VK5KK's UHF/Microwave/ATV page - some good microwave-related links and info!

Where do you go for parts/kits/equipment/information on ATV/VHF/UHF/Microwave projects? Try some of these places:
Cushcraft has made all sort of amateur radio and commercial antennas for a long time.
DB6NT's Products (France)A source for parts, transverters, etc. (Up through the high microwave bands - >76 GHz)
Directive Systems is a source for various antennas and antenna components from 6 meters through 10 GHz.
DownEast Microwave These people have antennas, VHF/UHF/Microwave components, kits, transceivers...
M2 M-Squared antenna systems has a lot of antennas, HF through 23cm.
MiniCircuits Laboratories Mixers, MMICS, VCOs, etc. (Yes, they sell directly to the experimenter...  I think...  Let me know if you know otherwise.)
SHF Microwave A good place to go for Gunn transceivers and other microwave components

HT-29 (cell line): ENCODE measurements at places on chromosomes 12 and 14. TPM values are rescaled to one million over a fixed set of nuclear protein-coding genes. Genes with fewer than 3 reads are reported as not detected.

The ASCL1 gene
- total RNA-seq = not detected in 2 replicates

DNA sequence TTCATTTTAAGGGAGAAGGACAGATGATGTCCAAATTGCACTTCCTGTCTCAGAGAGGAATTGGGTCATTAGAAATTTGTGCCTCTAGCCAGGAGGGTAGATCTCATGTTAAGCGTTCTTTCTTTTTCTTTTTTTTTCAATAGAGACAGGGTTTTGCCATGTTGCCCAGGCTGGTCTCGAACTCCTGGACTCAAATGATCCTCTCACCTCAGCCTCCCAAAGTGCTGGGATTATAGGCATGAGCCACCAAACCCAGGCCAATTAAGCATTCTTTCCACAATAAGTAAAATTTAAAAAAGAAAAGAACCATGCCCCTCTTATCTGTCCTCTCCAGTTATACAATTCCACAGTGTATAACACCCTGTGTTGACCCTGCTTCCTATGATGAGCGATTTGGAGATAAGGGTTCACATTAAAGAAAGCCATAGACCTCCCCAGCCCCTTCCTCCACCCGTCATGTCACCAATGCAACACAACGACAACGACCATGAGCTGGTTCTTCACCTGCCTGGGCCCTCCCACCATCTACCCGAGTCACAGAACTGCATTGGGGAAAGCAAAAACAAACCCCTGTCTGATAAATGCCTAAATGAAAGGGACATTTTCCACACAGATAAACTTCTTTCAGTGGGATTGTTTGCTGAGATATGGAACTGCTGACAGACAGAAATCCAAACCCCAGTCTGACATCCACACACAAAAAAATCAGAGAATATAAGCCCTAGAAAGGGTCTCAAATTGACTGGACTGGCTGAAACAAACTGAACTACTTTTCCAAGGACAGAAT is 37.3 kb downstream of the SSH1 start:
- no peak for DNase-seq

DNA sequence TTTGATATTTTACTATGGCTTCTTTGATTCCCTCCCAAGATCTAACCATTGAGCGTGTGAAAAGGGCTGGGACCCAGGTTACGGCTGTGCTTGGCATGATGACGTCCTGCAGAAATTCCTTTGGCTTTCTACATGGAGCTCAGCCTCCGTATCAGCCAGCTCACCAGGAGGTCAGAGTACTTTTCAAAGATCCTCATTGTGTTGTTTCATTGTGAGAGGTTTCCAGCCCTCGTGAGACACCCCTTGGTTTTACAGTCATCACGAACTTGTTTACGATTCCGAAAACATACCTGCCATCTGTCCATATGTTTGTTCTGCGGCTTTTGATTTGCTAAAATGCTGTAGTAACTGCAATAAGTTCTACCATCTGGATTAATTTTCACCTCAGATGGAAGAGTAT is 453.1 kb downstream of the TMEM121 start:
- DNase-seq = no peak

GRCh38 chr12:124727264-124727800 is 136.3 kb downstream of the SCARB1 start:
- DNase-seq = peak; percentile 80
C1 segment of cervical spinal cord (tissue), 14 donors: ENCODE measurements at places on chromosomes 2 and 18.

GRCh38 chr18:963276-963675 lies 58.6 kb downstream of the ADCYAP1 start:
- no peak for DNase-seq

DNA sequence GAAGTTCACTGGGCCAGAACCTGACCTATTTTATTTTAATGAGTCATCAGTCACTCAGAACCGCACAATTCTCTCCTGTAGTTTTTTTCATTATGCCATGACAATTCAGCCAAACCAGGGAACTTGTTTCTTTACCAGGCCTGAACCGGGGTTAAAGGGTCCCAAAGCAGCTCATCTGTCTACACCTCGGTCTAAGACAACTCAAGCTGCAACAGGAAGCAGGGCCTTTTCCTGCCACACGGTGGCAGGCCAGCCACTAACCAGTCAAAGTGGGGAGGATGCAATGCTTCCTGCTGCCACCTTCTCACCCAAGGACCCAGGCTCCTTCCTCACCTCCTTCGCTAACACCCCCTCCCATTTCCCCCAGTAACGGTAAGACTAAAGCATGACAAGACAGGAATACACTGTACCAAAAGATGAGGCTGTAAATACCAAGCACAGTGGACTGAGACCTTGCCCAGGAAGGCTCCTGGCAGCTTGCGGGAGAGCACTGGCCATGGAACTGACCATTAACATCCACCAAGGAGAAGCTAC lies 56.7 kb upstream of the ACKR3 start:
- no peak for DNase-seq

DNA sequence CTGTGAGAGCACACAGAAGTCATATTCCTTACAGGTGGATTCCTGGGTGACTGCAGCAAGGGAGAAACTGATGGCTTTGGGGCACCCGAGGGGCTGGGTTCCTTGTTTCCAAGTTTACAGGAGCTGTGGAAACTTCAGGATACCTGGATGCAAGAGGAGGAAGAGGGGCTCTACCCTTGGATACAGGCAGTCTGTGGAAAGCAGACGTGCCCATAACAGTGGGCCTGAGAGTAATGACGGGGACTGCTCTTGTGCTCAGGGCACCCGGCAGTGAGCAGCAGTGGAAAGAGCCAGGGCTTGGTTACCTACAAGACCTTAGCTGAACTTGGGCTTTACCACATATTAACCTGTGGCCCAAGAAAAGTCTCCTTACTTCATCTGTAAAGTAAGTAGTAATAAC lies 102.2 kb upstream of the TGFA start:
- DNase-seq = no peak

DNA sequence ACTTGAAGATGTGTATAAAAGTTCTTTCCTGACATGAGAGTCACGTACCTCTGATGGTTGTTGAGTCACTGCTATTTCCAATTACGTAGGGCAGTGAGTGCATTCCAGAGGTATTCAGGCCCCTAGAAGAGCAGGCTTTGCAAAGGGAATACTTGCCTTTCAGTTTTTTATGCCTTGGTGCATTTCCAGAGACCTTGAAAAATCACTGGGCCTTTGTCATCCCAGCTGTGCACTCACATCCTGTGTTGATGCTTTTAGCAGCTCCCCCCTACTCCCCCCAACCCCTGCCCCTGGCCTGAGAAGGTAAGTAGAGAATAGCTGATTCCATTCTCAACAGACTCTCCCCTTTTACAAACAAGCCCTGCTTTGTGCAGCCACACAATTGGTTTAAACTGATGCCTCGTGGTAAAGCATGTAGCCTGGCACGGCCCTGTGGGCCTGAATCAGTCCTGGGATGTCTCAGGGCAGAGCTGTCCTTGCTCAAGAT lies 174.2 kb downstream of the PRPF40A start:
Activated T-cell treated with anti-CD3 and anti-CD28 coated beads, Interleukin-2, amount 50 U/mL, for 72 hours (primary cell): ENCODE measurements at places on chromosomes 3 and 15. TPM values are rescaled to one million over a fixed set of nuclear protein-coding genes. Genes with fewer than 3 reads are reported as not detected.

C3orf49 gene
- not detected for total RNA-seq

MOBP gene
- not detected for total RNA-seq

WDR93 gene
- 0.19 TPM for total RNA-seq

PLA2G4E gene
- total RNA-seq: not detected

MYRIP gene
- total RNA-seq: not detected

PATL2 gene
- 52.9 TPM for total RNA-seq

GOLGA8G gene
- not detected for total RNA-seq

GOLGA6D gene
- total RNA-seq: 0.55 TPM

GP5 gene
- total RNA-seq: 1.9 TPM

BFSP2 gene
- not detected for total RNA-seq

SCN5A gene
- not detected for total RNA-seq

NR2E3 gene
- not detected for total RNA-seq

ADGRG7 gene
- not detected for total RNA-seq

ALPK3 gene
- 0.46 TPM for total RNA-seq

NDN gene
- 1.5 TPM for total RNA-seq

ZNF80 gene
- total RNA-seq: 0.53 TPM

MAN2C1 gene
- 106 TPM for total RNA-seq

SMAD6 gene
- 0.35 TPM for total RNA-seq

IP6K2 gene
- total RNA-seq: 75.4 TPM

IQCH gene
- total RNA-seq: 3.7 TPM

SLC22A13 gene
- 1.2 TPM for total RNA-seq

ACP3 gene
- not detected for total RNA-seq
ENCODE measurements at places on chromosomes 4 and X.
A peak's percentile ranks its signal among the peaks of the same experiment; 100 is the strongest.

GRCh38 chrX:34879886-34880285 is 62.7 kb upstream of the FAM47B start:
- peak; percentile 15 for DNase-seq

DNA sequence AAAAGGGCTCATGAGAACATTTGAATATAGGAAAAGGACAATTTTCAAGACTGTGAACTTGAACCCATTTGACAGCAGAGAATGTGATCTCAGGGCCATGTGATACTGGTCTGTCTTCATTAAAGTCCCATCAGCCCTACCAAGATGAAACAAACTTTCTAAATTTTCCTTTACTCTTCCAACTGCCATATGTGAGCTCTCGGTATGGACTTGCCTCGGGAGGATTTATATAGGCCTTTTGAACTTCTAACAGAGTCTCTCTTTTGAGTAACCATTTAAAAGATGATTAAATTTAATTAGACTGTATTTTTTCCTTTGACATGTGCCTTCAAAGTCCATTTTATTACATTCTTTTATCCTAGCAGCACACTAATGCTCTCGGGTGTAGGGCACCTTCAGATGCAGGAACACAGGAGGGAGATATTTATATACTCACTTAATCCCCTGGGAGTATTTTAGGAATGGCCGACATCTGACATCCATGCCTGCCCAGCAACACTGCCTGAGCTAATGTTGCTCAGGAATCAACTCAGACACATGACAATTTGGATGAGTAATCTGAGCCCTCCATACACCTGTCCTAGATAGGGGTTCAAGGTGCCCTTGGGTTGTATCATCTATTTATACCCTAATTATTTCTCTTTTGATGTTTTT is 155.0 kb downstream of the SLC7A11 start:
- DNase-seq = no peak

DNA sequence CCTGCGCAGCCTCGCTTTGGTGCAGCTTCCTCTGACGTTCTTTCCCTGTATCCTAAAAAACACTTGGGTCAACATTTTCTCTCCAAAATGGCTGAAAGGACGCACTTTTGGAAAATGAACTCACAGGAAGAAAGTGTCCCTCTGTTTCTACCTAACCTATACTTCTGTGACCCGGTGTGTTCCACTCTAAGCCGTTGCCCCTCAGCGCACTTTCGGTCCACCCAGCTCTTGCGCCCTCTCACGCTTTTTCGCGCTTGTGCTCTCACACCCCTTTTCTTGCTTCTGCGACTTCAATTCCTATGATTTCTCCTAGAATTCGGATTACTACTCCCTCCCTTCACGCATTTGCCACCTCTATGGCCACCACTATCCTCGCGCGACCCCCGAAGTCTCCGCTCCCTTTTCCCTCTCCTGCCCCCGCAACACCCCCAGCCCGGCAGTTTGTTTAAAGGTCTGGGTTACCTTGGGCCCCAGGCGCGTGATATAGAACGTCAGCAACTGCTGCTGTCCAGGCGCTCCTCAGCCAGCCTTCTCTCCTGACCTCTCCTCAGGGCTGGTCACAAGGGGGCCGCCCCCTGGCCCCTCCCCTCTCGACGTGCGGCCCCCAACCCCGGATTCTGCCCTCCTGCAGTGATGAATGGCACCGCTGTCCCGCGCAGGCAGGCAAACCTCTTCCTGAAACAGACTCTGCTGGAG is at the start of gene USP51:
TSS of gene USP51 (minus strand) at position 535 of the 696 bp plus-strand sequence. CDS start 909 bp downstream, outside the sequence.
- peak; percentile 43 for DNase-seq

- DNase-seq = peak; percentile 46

SSB Electronics Equipment for 50 MHz through 47 GHz!
RFHam  Another source for VHF/UHF/Microwave gear.

Making your own stuff to use on ATV:
Advice To Antenna Builders:

Most of these articles have to do with building antennas.  While antennas are simple to build, there are a few things to keep in mind: 

- When an antenna design calls for the use of a nonmetallic boom or a metallic boom, DO AS THE INSTRUCTIONS SAY! If you use a boom different from what is called for the performance of the antenna will suffer unless critical dimensions are appropriately altered!

- Always use the size or diameter of metal rod or wire called for use as elements in the antenna construction plans.  The use of a size different from what is called for will require recalculation of these element sizes to avoid performance degradation. 

In other words:  Be very careful if you substitute materials when constructing your antenna.  If you are going to the trouble to build an antenna, then it makes sense to obtain those materials called for.  If you are having trouble finding some of these materials, then look at other designs that might use materials that you can get.

And, as if you weren't busy enough: Whilst you are surfing, take a look at the Utah Amateur Radio Club (UARC) page.

Notice:  None of the above links or any content or products associated with them on this page are necessarily endorsed by the author or UARC.  No warranties are expressed or implied.  Your mileage may vary.